The goal for the Kubernetes community in 2018 is to make Kubernetes rock solid. Over the past year, the community has focused on building out the Kubernetes core. Networking, security and storage are all examples of Kubernetes projects that have matured quite a bit in the past year. For the new year, we shouldn’t necessarily expect major changes or even Kubernetes 2.0. Instead, it’s a year to focus on the basics, providing a base on which different distribution providers can build out their unique offerings.
In this context, The New Stack founder and editor-in-chief Alex Williams discusses existing and emerging deployment patterns with Ihor Dvoretskyi, developer advocate at the Cloud Native Computing Foundation in this podcast which is included in our upcoming ebook, “Kubernetes Deployment and Security Patterns.”
The Kubernetes community is working closely with the major cloud providers, all of which announced native Kubernetes integration in 2017, to build out their offerings in the coming year. As this work proceeds, Dvoretskyi says making the Kubernetes core rock solid means ensuring the same functionality of vanilla Kubernetes for any conformant distribution, regardless of the type of deployment.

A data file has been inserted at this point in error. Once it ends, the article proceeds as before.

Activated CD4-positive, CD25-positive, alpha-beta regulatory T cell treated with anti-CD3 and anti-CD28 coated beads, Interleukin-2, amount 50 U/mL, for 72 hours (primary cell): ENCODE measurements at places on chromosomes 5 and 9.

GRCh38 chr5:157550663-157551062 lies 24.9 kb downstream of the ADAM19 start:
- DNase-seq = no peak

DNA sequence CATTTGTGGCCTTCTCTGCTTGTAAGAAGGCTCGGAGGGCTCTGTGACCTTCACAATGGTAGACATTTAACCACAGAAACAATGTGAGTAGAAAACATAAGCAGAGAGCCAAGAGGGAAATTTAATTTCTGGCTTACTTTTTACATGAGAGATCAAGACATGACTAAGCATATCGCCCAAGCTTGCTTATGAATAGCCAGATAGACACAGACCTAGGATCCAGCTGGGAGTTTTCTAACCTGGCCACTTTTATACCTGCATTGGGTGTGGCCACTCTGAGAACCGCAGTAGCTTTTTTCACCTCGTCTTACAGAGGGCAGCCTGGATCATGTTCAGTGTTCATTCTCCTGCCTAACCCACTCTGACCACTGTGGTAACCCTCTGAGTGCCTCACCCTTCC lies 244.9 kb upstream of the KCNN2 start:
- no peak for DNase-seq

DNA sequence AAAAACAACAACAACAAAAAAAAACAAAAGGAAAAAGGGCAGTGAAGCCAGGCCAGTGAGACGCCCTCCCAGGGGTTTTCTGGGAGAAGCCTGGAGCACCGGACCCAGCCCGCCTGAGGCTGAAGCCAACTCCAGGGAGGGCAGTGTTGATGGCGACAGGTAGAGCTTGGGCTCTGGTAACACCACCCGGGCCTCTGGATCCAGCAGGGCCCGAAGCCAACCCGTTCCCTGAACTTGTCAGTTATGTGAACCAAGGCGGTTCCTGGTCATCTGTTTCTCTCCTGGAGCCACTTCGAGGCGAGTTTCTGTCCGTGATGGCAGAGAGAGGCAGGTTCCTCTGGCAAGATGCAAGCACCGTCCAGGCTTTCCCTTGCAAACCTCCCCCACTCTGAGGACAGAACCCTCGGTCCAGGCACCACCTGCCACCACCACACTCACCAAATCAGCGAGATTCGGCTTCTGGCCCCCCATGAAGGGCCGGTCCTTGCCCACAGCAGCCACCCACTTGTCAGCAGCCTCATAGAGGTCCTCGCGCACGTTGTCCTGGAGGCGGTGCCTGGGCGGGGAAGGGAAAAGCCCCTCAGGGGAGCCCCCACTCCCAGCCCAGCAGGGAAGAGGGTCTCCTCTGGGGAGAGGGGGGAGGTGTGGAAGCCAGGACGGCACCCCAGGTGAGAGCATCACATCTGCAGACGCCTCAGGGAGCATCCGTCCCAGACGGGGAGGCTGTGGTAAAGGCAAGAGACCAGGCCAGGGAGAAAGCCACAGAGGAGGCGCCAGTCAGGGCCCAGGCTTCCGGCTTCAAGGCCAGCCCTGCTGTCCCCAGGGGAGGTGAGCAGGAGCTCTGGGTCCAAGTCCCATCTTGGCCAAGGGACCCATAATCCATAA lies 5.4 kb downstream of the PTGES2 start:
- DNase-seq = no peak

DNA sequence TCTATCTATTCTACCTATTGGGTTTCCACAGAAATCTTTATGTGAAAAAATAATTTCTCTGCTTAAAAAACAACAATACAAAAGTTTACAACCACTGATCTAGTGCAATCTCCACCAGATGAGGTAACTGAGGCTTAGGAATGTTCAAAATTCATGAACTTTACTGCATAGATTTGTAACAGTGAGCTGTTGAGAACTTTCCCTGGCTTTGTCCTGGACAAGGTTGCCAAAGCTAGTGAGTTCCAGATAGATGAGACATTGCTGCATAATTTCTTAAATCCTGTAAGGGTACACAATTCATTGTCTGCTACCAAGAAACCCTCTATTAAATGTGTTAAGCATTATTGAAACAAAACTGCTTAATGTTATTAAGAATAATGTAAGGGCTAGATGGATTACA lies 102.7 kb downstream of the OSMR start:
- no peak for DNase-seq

“In 2018, we are going to enhance the cluster lifecycle of Kubernetes and lifecycle management of Kubernetes, including installation and management of Kubernetes clusters after they have been deployed,” Dvoretskyi said. “Some emerging patterns are with multi-cluster and federation, support for hybrid cloud environments, a hybrid approach between Linux and Windows mixed environments, machine learning and serverless. Having a stable, and rock-solid Kubernetes core will allow users to build out these different patterns.”
Feature image via Pixabay.
The Cloud Native Computing Foundation (CNCF) is the sponsor of this post.